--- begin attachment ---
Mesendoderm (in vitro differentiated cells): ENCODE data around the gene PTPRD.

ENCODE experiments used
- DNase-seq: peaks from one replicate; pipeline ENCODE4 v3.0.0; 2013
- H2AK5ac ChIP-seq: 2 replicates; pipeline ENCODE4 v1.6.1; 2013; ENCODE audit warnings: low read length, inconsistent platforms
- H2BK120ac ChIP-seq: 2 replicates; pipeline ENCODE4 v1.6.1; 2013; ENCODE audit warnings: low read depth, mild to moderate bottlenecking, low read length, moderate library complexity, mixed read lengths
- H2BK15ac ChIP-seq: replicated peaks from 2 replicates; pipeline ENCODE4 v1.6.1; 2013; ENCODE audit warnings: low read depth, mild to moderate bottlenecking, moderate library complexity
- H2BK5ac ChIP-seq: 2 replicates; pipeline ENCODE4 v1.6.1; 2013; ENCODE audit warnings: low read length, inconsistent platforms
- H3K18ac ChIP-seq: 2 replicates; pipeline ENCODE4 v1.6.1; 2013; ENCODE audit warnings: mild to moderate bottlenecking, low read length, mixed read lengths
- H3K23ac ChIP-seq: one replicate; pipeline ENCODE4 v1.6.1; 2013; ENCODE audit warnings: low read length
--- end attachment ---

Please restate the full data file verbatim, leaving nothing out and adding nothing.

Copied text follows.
Mesendoderm (in vitro differentiated cells): ENCODE data around the gene PTPRD.

ENCODE experiments used
- DNase-seq: peaks from one replicate; pipeline ENCODE4 v3.0.0; 2013
- H2AK5ac ChIP-seq: 2 replicates; pipeline ENCODE4 v1.6.1; 2013; ENCODE audit warnings: low read length, inconsistent platforms
- H2BK120ac ChIP-seq: 2 replicates; pipeline ENCODE4 v1.6.1; 2013; ENCODE audit warnings: low read depth, mild to moderate bottlenecking, low read length, moderate library complexity, mixed read lengths
- H2BK15ac ChIP-seq: replicated peaks from 2 replicates; pipeline ENCODE4 v1.6.1; 2013; ENCODE audit warnings: low read depth, mild to moderate bottlenecking, moderate library complexity
- H2BK5ac ChIP-seq: 2 replicates; pipeline ENCODE4 v1.6.1; 2013; ENCODE audit warnings: low read length, inconsistent platforms
- H3K18ac ChIP-seq: 2 replicates; pipeline ENCODE4 v1.6.1; 2013; ENCODE audit warnings: mild to moderate bottlenecking, low read length, mixed read lengths
- H3K23ac ChIP-seq: one replicate; pipeline ENCODE4 v1.6.1; 2013; ENCODE audit warnings: low read length